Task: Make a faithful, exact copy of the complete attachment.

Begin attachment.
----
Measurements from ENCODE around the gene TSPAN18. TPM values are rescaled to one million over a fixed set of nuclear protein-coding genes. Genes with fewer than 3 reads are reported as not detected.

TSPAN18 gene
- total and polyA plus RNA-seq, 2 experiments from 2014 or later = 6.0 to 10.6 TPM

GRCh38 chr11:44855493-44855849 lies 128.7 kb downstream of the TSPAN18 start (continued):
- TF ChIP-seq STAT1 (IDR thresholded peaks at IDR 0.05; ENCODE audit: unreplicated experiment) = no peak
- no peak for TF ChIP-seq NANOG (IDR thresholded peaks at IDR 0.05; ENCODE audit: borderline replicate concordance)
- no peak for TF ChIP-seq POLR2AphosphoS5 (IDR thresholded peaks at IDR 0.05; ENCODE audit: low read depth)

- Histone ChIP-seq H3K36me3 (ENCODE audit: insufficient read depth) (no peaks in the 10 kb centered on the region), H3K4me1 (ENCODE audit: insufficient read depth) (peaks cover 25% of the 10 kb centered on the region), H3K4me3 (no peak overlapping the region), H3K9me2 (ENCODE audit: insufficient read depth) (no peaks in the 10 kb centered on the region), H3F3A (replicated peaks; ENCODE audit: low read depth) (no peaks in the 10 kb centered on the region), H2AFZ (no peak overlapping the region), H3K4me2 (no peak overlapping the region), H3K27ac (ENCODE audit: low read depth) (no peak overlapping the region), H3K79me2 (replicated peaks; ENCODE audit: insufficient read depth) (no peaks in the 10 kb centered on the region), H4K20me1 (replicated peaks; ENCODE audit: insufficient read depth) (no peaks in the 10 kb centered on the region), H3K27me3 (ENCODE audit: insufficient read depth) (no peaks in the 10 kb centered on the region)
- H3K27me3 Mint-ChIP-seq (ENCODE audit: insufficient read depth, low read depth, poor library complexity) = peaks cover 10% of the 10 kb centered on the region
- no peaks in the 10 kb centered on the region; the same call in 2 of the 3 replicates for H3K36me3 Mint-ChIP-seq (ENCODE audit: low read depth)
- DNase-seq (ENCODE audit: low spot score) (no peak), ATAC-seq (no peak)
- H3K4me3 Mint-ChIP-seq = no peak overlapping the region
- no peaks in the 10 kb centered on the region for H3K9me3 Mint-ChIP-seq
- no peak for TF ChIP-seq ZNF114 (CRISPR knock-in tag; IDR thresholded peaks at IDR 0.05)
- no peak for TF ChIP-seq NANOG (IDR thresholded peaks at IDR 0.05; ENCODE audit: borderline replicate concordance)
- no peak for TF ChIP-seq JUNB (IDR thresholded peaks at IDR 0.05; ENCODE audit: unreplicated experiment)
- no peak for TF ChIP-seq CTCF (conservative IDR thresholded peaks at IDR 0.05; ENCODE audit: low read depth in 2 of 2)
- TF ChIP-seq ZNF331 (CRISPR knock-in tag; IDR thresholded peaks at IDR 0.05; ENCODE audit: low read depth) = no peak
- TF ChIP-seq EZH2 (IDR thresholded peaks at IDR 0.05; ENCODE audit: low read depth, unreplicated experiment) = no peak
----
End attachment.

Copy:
Measurements from ENCODE around the gene TSPAN18. TPM values are rescaled to one million over a fixed set of nuclear protein-coding genes. Genes with fewer than 3 reads are reported as not detected.

TSPAN18 gene
- total and polyA plus RNA-seq, 2 experiments from 2014 or later = 6.0 to 10.6 TPM

GRCh38 chr11:44855493-44855849 lies 128.7 kb downstream of the TSPAN18 start (continued):
- TF ChIP-seq STAT1 (IDR thresholded peaks at IDR 0.05; ENCODE audit: unreplicated experiment) = no peak
- no peak for TF ChIP-seq NANOG (IDR thresholded peaks at IDR 0.05; ENCODE audit: borderline replicate concordance)
- no peak for TF ChIP-seq POLR2AphosphoS5 (IDR thresholded peaks at IDR 0.05; ENCODE audit: low read depth)

- Histone ChIP-seq H3K36me3 (ENCODE audit: insufficient read depth) (no peaks in the 10 kb centered on the region), H3K4me1 (ENCODE audit: insufficient read depth) (peaks cover 25% of the 10 kb centered on the region), H3K4me3 (no peak overlapping the region), H3K9me2 (ENCODE audit: insufficient read depth) (no peaks in the 10 kb centered on the region), H3F3A (replicated peaks; ENCODE audit: low read depth) (no peaks in the 10 kb centered on the region), H2AFZ (no peak overlapping the region), H3K4me2 (no peak overlapping the region), H3K27ac (ENCODE audit: low read depth) (no peak overlapping the region), H3K79me2 (replicated peaks; ENCODE audit: insufficient read depth) (no peaks in the 10 kb centered on the region), H4K20me1 (replicated peaks; ENCODE audit: insufficient read depth) (no peaks in the 10 kb centered on the region), H3K27me3 (ENCODE audit: insufficient read depth) (no peaks in the 10 kb centered on the region)
- H3K27me3 Mint-ChIP-seq (ENCODE audit: insufficient read depth, low read depth, poor library complexity) = peaks cover 10% of the 10 kb centered on the region
- no peaks in the 10 kb centered on the region; the same call in 2 of the 3 replicates for H3K36me3 Mint-ChIP-seq (ENCODE audit: low read depth)
- DNase-seq (ENCODE audit: low spot score) (no peak), ATAC-seq (no peak)
- H3K4me3 Mint-ChIP-seq = no peak overlapping the region
- no peaks in the 10 kb centered on the region for H3K9me3 Mint-ChIP-seq
- no peak for TF ChIP-seq ZNF114 (CRISPR knock-in tag; IDR thresholded peaks at IDR 0.05)
- no peak for TF ChIP-seq NANOG (IDR thresholded peaks at IDR 0.05; ENCODE audit: borderline replicate concordance)
- no peak for TF ChIP-seq JUNB (IDR thresholded peaks at IDR 0.05; ENCODE audit: unreplicated experiment)
- no peak for TF ChIP-seq CTCF (conservative IDR thresholded peaks at IDR 0.05; ENCODE audit: low read depth in 2 of 2)
- TF ChIP-seq ZNF331 (CRISPR knock-in tag; IDR thresholded peaks at IDR 0.05; ENCODE audit: low read depth) = no peak
- TF ChIP-seq EZH2 (IDR thresholded peaks at IDR 0.05; ENCODE audit: low read depth, unreplicated experiment) = no peak